Which nut do you most identify with?
Nuts are a very complete group of foods, which is why they are recommended for all groups of the population: children, adolescents, adults and old people, as well as for people with specific problems who can benefit from the nutritional composition of nuts, as in cases of constipation, high cholesterol, low iron and tiredness, among others.
The many nutritional properties of nuts in general are well-known. They are foods with a high calorie content (400-600kcal per 100g), though this is due to their (healthy) unsaturated fat content, vegetable protein, carbohydrates, fibre, vitamins and minerals. It should be pointed out that, contrary to popular belief due to the high energy content of nuts, eating them does not lead to excessive weight gain, and is even associated with a reduction in adiposity (fatty matter) thanks to their satiating effect which can reduce intake of foods rich in energy or empty calories (high added sugar content).
When should you eat them?
Nuts should therefore be a basic, practically daily part of your diet. The key to not eating more calories than you should is to watch the amount and type of nuts you eat, i.e. avoiding those that are fried or have added salt. You are recommended to eat the nuts that fit in your closed fist (a daily intake equal to 25-30 grams a day).
A scientific study proved that volunteers following a Mediterranean diet enriched with nuts (15g of walnuts, 7.5g of almonds and 7.5g of hazelnuts a day) had a 50% lower risk of suffering a cerebral infarction.
Among other health benefits, we would stress their potassium content, which helps to regulate blood pressure, and folic acid, which is highly beneficial during pregnancy. Their content of vitamins, vitamin E (antioxidant) and vitamins in the B group (B1, B2 and B3), makes nuts a very complete food in terms of micronutrients (vitamins and minerals).
Walnuts (Juglans regia) come from what is believed to be one of the most ancient trees known to man.
Who hasn’t heard it said that walnuts stimulate the intelligence because of their marked similarity to the shape of the human brain? This rather unscientific myth was nevertheless backed up years later by science. Walnuts are rich in phytochemicals and polyunsaturated fatty acids, which are healthy and beneficial to the brain. The phenolic compounds in walnuts not only reduce oxidative and inflammatory stress on the brain cells, but also improve interneuronal signalling. Moreover, eating 30g of walnuts a day helps to improve the elasticity of the blood vessels.
They have a high calorie content: a portion of walnuts (20g) contains about 130kcal, but this is not so much if it is compared to some of the cereal bars or snacks with added sugars and fats to be found on the market today.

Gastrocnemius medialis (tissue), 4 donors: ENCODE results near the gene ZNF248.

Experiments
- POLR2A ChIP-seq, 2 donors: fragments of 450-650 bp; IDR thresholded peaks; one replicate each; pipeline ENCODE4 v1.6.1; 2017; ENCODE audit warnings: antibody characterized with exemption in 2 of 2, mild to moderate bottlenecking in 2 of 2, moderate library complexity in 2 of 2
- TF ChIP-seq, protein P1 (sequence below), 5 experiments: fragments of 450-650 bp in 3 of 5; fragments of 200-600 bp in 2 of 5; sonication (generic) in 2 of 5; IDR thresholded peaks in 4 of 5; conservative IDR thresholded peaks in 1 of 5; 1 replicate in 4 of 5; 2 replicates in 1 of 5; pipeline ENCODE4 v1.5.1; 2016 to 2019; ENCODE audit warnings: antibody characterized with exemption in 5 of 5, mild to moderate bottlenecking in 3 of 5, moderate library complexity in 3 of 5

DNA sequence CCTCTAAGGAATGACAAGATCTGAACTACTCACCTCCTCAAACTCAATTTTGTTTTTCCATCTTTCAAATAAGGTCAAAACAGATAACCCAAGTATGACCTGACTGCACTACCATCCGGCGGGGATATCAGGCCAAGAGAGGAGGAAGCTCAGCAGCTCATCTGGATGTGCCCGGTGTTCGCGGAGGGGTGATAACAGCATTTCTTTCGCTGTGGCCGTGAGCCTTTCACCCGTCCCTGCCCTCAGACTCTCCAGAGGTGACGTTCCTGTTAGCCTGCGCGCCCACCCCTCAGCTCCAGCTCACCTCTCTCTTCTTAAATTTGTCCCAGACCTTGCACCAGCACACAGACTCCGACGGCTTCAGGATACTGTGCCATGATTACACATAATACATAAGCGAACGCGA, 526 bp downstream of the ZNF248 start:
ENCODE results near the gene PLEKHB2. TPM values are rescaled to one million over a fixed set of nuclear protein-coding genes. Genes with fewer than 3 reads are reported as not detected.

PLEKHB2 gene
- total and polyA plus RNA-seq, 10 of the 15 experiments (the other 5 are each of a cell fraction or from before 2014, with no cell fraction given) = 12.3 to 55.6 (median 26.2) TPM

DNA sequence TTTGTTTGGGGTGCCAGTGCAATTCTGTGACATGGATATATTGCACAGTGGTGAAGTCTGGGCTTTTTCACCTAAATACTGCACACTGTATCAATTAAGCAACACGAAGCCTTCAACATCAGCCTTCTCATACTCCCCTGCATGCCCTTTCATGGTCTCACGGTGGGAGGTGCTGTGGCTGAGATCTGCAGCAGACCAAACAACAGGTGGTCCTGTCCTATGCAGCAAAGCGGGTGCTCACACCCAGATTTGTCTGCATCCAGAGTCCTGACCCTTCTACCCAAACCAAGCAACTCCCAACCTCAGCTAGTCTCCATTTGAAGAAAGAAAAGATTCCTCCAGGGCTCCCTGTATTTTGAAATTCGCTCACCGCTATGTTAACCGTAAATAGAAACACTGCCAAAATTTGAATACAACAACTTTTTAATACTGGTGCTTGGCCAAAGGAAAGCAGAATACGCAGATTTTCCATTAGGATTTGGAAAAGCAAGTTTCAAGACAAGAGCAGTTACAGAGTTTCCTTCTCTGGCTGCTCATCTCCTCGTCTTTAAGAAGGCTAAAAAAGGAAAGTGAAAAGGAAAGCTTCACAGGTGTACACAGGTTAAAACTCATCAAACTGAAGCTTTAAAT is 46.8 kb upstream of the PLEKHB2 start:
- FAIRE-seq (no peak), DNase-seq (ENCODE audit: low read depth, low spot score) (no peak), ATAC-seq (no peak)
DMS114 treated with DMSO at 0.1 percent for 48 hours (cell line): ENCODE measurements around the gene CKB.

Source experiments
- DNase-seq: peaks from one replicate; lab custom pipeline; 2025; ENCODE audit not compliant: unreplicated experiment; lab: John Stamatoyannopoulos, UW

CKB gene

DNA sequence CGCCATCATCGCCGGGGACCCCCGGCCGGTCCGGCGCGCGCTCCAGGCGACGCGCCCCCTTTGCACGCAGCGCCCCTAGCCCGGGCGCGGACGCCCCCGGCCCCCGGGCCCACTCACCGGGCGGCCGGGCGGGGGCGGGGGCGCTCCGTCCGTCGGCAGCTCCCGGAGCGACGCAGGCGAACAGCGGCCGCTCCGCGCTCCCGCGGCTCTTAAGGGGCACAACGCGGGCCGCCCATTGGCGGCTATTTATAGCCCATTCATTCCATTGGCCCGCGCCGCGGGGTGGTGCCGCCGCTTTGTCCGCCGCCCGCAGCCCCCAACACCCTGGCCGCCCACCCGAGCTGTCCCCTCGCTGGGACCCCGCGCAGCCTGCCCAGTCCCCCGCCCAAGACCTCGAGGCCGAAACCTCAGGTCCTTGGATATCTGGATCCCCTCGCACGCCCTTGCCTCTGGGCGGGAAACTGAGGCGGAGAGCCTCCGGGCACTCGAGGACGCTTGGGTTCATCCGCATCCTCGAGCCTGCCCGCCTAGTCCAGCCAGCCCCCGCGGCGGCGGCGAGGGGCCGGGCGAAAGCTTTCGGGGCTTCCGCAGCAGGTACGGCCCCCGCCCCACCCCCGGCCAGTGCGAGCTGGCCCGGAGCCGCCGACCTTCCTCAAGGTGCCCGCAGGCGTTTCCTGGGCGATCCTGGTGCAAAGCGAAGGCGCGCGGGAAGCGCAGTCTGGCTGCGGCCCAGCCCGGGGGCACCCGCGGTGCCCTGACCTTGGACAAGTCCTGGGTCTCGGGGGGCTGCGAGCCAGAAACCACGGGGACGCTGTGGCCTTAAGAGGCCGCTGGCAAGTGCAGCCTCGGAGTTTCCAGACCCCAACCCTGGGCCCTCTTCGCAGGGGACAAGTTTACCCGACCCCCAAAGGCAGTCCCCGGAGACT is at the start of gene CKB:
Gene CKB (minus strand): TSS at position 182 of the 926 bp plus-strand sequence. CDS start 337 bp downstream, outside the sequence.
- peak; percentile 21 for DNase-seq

Some walnut highlights…
Their high content of fibre, alpha-linolenic acid (omega-3), magnesium, phosphor, zinc, thiamine (vitamin B1), vitamin B6 and folic acid. They are also a source of proteins, potassium and iron.
One portion of walnuts (30g) is about 5-7 nuts.
Hippocrates, considered the “father of science”, wrote the Corpus Hipocratum, a collection of medical works which mentioned, for the first time, the beneficial effects attributed to almonds.
Some almond highlights…
They have a high content of proteins, fibre, calcium, magnesium, potassium, phosphor, zinc, riboflavin (vitamin B2) and vitamin E. They are also a source of iron, folic acid, thiamine (vitamin B1) and niacin (vitamin B3).
One portion of almonds (30g) is about 15-18 nuts.
Hazelnuts come from a series of trees of the genus Corylus, which are native to Asia, Europe and America. In ancient times hazelnuts were used as a medicine and a tonic. Greek physicians thought they were highly nutritious, though they recommended them roasted, as they believed they were hard to digest raw.
Some hazelnut highlights…
They have a high content of fibre, iron, magnesium, phosphor, potassium, folic acid, vitamin E and thiamine (vitamin B1). They are also a source of proteins, zinc and vitamin K.
One portion of hazelnuts (30g) is about 15-18 nuts.
As you have seen, nuts are a group of foods with a macronutrient and micronutrient content that is highly beneficial for your body. We therefore encourage you to make nuts part of your diet – a 30g portion a day is enough.
- Sánchez-González C, et al., 2015. Health benefits of walnut polyphenols: An exploration beyond their lipid profile. Crit Rev Food Sci Nutr.2015 Dec 29:0.
- Casas-Agustench P, et al., 2011. Mediterranean nuts: origins, ancient medicinal benefits and symbolism. Public Health Nutrition: 14(12A), 2296–2301.
- Poulose SM, Miller MG et al., 2014. Role of walnuts in maintaining brain health with age. J Nutr. 2014 Apr; 144 (4 Suppl):561S-566S.
- United States Department of Agriculture Agricultural Research Service USDA Food Composition Databases: https://ndb.nal.usda.gov/ndb/search/list
- EU regulation no. 1169/2011 of the European Parliament and Council of 25th December 2011.
- EU regulation no. 432/2012 of the Commission of 16th May 2012.
- EU regulation no. 1924/2006 of the European Parliament and Council of 20th December 2006 on nutrition and health claims made on foods.
- Ros E, 2015. Nuts and CVD. British Journal of Nutrition (2015), 113, S111–S120.